Brian DePalma said a director only shows the audience what he wants them to see. For a movie like Missing, a sequel of sorts to Searching, it’s easy to get bogged down by the gimmick of a movie that takes place from text messages, Internet websites, video calls and news stories streaming. It’s called a “screenlife thriller” and as our technology is ever advancing, seeing text messages played on screen is the 21st version of people talking on a phone the way the did in Dog Day Afternoon or All the President’s Men to display tension.
Missing is the ying to the yang that is Searching. Where as that movie involved a parent, played by John Cho, searching for his missing daughter, this is an 18-year-old recent high school graduate, June Allen (Storm Reid), trying to discover what happened to her 40-something mother, Grace (Nia Long). In a home video that begins the movie, we learn that June grew up without a father, James (Tim Griffin). She was told it was cancer and Grace moved to the Los Angeles area afterwards.
Grace, who still hasn’t caught on technology, as she sets up video calls when trying to get Siri to call June, is heading toward Cartegena, Colombia with her boyfriend, Kevin (Ken Leung), who supposedly runs his own business. She Venmos June a few hundred to use just in case of emergencies and family friend, Heather (Amy Landecker), a lawyer, will stop by here and there. But June is hoping to have a lot of fun with her friend, Veena (Megan Suri), and even throws a party at her house.
But when it comes time to pick up Grace and Kevin at LAX about a week later, they’re not on the flight. There’s no phone calls or texts of a change in plans. June knows this is not like her mother so she contacts the hotel only to discover from the staff Grace and Kevin left all their belongings. She works with Heather on contacting the U.S. Embassy. She finds a sympathetic and helpful agent Park (Daniel Henney). She also hires a cheap gig worker, Javier (Joaquim de Almeida) who is also sympathetic and goes above and beyond the $8 an hour to do a little investigating at stores for June. de Almeida often plays criminals and bad guys but here he is perfect in a nice guy role.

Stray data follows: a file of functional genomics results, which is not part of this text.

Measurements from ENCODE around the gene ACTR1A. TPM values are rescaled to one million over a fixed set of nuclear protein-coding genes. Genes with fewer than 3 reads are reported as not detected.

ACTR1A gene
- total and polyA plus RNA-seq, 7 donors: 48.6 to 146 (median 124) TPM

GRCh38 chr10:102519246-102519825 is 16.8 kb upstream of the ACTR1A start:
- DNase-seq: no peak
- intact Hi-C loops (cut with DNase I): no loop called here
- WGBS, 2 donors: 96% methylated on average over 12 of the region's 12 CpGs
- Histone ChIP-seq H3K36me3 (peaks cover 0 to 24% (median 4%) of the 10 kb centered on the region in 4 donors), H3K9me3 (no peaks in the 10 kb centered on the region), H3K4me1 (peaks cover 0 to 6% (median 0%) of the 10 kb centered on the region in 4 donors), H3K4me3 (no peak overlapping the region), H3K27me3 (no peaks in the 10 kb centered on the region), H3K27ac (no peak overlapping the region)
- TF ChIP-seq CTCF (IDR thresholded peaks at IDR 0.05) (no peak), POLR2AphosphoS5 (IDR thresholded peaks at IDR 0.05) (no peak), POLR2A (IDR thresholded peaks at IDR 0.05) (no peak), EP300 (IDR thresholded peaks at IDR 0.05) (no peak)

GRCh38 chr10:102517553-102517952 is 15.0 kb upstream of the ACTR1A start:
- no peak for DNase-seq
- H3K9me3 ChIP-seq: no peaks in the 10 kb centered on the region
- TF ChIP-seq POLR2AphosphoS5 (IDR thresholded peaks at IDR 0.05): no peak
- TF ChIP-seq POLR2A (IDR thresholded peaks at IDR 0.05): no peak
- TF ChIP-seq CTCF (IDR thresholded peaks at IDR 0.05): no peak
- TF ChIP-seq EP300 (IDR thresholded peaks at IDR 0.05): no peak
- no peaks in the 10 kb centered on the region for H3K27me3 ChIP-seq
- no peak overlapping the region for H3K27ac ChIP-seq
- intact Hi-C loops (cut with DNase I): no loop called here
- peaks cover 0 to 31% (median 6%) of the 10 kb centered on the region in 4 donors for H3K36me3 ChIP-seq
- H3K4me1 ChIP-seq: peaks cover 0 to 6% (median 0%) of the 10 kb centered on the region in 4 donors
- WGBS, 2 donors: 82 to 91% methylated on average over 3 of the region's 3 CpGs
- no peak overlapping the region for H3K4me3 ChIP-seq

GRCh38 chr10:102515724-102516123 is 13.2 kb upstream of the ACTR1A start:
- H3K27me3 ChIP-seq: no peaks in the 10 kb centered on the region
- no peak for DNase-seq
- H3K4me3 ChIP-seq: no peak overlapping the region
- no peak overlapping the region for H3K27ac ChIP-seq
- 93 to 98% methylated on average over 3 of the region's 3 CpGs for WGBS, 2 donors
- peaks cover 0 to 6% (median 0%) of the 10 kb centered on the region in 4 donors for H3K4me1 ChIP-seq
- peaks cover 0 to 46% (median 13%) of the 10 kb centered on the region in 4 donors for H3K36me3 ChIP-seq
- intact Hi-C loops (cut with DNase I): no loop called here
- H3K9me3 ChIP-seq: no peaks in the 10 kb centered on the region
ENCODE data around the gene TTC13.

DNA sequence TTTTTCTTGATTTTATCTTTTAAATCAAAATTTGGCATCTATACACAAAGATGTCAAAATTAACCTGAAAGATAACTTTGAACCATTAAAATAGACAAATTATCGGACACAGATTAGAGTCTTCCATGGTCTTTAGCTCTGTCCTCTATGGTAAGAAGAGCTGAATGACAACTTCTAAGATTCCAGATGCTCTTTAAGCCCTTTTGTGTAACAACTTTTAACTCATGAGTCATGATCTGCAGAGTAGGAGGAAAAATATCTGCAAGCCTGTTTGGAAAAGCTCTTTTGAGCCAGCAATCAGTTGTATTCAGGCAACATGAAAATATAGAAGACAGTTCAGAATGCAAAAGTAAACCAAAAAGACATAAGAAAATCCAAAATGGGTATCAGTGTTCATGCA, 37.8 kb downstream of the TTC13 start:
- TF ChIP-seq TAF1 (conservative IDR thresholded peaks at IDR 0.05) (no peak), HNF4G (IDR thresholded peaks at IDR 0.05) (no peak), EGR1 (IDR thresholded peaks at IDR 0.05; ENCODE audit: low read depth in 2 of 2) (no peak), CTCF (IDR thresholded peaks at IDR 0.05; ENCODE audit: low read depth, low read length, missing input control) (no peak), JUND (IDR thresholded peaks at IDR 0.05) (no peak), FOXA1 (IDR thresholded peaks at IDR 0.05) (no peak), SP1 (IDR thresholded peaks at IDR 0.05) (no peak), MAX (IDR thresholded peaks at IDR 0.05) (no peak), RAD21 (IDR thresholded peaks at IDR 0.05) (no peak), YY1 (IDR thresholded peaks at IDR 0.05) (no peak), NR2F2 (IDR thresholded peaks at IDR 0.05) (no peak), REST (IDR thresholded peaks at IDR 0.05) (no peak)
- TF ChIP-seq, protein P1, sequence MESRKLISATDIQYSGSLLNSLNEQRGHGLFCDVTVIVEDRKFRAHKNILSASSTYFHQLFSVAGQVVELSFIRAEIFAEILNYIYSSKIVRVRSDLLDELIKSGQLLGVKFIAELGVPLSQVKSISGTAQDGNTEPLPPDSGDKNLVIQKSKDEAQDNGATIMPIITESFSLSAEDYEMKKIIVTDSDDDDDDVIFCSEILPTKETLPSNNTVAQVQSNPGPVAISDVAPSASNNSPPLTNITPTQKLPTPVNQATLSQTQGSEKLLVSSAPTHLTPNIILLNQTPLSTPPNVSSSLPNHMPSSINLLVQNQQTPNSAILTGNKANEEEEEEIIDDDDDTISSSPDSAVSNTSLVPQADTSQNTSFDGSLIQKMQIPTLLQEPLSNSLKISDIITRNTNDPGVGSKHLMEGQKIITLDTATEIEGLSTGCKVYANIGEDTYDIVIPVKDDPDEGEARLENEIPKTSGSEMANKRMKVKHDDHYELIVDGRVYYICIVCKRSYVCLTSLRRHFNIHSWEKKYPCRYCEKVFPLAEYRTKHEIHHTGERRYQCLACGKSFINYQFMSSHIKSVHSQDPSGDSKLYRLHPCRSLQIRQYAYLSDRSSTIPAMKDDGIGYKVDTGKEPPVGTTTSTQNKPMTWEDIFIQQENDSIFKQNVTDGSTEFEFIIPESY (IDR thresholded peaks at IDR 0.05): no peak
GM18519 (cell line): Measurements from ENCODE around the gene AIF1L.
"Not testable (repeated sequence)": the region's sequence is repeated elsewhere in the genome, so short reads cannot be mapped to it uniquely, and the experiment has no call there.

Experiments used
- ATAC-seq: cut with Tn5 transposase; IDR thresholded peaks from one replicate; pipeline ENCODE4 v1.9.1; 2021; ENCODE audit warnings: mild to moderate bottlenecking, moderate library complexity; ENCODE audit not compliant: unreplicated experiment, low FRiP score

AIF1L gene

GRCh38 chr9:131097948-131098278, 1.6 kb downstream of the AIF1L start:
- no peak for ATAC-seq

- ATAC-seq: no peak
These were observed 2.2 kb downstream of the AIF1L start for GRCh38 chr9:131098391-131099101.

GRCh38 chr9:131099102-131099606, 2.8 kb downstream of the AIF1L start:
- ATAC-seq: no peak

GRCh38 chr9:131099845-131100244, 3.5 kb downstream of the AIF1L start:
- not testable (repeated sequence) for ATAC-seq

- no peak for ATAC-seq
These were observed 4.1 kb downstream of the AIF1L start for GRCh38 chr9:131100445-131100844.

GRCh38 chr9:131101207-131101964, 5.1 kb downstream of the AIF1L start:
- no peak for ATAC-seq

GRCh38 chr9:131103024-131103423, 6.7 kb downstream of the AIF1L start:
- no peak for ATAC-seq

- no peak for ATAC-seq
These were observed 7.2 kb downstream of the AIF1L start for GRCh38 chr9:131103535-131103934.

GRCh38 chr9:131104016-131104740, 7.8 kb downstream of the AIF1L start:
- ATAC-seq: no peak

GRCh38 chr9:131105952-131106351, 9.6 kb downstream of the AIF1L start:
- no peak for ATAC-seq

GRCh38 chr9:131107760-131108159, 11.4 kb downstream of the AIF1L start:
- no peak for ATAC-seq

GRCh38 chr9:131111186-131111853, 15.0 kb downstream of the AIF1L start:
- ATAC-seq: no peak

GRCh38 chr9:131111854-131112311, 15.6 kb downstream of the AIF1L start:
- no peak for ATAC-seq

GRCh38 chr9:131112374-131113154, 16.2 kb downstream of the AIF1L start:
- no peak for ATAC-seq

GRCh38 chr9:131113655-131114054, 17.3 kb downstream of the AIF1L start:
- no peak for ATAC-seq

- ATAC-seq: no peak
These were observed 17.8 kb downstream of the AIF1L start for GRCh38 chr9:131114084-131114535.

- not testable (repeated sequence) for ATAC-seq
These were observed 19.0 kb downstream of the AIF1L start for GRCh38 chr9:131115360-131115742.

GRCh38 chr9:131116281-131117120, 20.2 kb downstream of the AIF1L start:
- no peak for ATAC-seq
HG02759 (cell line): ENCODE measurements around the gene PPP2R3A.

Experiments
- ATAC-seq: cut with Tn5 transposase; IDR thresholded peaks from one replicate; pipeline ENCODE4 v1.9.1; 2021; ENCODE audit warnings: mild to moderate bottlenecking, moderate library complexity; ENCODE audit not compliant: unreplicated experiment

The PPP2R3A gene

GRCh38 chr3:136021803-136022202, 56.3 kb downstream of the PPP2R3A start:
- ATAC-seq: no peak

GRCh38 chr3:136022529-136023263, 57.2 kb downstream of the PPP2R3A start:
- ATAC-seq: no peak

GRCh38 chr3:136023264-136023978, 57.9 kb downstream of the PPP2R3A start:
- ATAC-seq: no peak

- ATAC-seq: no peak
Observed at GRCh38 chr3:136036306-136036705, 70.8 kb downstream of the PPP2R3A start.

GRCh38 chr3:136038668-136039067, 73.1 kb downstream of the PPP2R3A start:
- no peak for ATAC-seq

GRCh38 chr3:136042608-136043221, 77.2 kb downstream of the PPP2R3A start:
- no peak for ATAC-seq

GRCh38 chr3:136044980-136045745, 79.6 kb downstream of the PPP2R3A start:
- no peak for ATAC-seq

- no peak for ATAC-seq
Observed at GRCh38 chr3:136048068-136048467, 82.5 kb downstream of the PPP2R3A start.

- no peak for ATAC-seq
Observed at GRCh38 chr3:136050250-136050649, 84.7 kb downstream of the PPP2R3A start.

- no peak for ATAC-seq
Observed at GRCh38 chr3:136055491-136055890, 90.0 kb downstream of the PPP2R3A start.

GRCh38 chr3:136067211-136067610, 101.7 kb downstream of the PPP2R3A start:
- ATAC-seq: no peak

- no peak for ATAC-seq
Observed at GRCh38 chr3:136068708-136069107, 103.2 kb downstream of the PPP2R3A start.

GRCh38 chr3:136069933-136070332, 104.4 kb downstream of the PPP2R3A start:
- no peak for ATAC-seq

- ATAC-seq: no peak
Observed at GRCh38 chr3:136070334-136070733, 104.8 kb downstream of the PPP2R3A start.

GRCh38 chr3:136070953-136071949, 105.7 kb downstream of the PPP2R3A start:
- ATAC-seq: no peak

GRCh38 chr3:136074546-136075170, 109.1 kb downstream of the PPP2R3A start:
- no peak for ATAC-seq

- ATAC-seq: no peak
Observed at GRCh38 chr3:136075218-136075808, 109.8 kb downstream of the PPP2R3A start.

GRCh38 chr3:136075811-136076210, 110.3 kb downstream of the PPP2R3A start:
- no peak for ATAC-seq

What they finally discover I’m not going to tell because it ruins the fun and surprises. Directors Will Merrick and Nick Johnson, who also co-wrote the script with Sev Ohanian and Aneesh Chaganty (who receive “Story by” credit), keep the plot twisting and turning in a way that every new detail is well earned and there’s also things that we might have missed from earlier that make sense later.
While the movie has a final act that seems to move too fast once the final twist is revealed, altogether it flows better than one might thing. And it’s more telling of our society during the digital age and how it’s impossible not to leave a digital footprint. Rather than portray June as the typical Gen Zer stereotype, the filmmakers give her some intelligence and three-dimension. June, along with Javier and Veena, are smart enough to know how to check up on anyone who’s got a smart phone as well. Since Kevin is of southeast Asian ancestry and Grace is black, it’s easier for people to remember them in Colombia.
The movie also can’t take some potshots at the fact that too many people spend time on the Internet that Grace’s disappearance creates too many Internet sleuths looking for their fame even if they are spreading conspiracies and falsehoods. I’m almost wondering if the filmmakers will make a trilogy out of this and having the characters from Searching interact with Missing. Make they will just quit with the duology and quit while they’re ahead before screenlife thrillers go down the rabbit hole the found footage movies did.
What do you think? Please comment.